May 29, 2016 – My Father’s Memorial Day…

My father passed away in 1992.  He was a World War II veteran.  He landed in France a few days after D-Day and marched across Europe.  But my dad never, ever wanted to talk about his combat adventures.  He was not like the members of the American Veterans of Foreign Wars who always seemed to want to recount the attacks they participated in and the medals they won.  My father wanted nothing to do with the organization.  He just wanted to forget it.  And I never quite understood why.

I knew that my father became a prisoner of war.  He was captured by the Germans at the Battle of the Bulge.  He was marched with many other prisoners into Germany and spent the last six months of the war in a Germany concentration camp.  Most Americans think of Hogan’s Heroes or Stalag 17 when they think of the German POW camps.  Well fed and having fun.  But that wasn’t the case.

Not too long ago I came across a box full of documentation that my grandparents had kept from those war days.  Letters from dad.  A notice of him listed as missing in action in the New York Times.  Another notice from the Red Cross concerning his imprisonment in Germany.

A final post war document narrated my father’s experience in that prison camp.  He maintained his normal weight throughout the war of 150 pounds up until he was captured.  During his internment in the camp the prisoners were fed mostly grass soup.  That’s grass boiled in water.  That was it.  Sometimes there was a slice of bread.  Most times not.  

General George Patton’s tanks drove the Germany army deeper into Germany.  The enemy abandoned the camp overnight.  They just left the prisoners there for the American Army to find.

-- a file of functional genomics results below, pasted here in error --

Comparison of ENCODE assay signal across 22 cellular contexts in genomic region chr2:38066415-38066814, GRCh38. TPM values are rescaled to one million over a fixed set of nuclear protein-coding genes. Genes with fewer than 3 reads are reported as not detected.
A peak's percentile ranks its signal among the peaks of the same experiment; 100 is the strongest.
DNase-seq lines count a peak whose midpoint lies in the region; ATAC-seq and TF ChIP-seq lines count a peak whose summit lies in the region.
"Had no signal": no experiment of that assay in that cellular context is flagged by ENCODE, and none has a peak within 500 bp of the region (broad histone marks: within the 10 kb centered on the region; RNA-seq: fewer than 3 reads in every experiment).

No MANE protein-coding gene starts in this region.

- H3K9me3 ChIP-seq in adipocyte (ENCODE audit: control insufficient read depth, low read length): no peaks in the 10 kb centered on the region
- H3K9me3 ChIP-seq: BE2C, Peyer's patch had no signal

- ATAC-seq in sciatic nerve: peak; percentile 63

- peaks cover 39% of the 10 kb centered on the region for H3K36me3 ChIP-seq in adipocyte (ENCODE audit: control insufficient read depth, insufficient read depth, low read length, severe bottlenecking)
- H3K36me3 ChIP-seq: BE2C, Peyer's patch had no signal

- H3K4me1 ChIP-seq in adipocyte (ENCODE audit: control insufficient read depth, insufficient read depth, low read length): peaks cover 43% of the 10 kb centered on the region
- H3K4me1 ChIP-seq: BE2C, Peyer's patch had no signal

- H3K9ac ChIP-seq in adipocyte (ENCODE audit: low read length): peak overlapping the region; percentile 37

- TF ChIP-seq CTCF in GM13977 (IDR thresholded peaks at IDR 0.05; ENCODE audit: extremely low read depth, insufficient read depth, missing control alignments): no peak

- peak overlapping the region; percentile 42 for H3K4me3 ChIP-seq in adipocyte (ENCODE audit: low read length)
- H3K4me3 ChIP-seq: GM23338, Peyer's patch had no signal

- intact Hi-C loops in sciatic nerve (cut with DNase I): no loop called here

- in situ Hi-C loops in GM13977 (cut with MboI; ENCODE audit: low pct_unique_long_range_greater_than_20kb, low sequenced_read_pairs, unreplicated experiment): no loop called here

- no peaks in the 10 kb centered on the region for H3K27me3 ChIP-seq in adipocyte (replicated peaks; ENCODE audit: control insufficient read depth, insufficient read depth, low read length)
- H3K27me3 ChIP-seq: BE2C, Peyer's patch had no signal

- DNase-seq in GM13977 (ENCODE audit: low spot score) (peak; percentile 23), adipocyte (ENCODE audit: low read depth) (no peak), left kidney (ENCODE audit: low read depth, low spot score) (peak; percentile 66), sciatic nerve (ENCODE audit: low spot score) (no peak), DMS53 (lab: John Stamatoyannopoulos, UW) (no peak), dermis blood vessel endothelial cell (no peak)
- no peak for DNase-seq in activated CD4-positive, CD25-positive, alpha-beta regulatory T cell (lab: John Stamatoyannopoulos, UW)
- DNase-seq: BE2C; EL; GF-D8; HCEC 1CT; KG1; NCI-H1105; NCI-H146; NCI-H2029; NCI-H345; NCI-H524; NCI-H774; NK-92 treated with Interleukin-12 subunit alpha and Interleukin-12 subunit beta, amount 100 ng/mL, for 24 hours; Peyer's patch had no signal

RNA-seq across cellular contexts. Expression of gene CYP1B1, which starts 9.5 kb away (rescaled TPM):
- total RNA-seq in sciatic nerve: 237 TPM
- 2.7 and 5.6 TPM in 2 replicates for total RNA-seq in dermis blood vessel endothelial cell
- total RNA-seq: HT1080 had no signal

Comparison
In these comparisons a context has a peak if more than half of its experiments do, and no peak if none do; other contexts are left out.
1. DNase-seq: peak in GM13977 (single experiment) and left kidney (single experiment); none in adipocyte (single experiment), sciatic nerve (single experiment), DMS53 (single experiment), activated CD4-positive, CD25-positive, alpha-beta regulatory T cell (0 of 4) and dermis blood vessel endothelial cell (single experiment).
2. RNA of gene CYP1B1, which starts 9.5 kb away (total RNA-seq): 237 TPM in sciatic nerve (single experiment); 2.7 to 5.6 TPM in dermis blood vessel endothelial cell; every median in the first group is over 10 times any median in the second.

When my father was liberated from the concentration camp he weighed just 100 pounds.  He was in as bad a shape as the Jews that were liberated from their prison camps.  But this is a story that has gone unnoticed and unheralded by the American government even to this day.

After I read all of this documentation, I understood why dad never wanted to recall the events of World War II.  But what was most amazing to me was that he never ever mentioned the horrific ordeal he went through in the prison camp.  Never.  And I never understood my father’s respect for food either until I read those documents.

I asked him once if he ever wanted to go back and visit his path through Europe.  I asked if he wanted to recount those days like so many other veterans who were returning for the 30th anniversary of D-Day.  With a sardonic laugh he exclaimed, “Hell NO!!”  And that was that.

That’s what I remember about Memorial Day.
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Commentary, World War II, Europe, Memorial Day, Germany, France, D-Day, remember, memories, combat, war, United States, Army, hero,

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About PepeLeDog
Not about me.

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